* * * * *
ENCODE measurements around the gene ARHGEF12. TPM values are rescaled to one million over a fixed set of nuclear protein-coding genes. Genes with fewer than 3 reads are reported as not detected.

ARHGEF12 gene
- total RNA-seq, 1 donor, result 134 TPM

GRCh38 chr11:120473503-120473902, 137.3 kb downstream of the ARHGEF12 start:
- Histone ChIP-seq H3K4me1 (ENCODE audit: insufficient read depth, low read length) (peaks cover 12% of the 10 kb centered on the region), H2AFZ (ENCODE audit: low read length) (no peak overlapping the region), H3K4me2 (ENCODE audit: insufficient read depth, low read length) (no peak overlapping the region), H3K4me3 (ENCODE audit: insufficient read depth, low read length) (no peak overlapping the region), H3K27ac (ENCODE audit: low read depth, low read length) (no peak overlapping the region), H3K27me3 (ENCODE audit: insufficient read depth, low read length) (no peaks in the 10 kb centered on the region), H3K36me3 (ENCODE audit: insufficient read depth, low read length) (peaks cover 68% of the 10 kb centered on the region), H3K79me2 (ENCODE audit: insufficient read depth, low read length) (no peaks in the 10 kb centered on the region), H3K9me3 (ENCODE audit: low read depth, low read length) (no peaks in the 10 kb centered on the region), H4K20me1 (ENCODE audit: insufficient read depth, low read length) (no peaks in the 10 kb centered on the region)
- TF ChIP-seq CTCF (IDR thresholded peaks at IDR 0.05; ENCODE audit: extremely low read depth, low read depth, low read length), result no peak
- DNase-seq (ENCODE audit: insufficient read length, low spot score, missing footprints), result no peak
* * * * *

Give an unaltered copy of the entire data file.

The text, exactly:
ENCODE measurements around the gene ARHGEF12. TPM values are rescaled to one million over a fixed set of nuclear protein-coding genes. Genes with fewer than 3 reads are reported as not detected.

ARHGEF12 gene
- total RNA-seq, 1 donor, result 134 TPM

GRCh38 chr11:120473503-120473902, 137.3 kb downstream of the ARHGEF12 start:
- Histone ChIP-seq H3K4me1 (ENCODE audit: insufficient read depth, low read length) (peaks cover 12% of the 10 kb centered on the region), H2AFZ (ENCODE audit: low read length) (no peak overlapping the region), H3K4me2 (ENCODE audit: insufficient read depth, low read length) (no peak overlapping the region), H3K4me3 (ENCODE audit: insufficient read depth, low read length) (no peak overlapping the region), H3K27ac (ENCODE audit: low read depth, low read length) (no peak overlapping the region), H3K27me3 (ENCODE audit: insufficient read depth, low read length) (no peaks in the 10 kb centered on the region), H3K36me3 (ENCODE audit: insufficient read depth, low read length) (peaks cover 68% of the 10 kb centered on the region), H3K79me2 (ENCODE audit: insufficient read depth, low read length) (no peaks in the 10 kb centered on the region), H3K9me3 (ENCODE audit: low read depth, low read length) (no peaks in the 10 kb centered on the region), H4K20me1 (ENCODE audit: insufficient read depth, low read length) (no peaks in the 10 kb centered on the region)
- TF ChIP-seq CTCF (IDR thresholded peaks at IDR 0.05; ENCODE audit: extremely low read depth, low read depth, low read length), result no peak
- DNase-seq (ENCODE audit: insufficient read length, low spot score, missing footprints), result no peak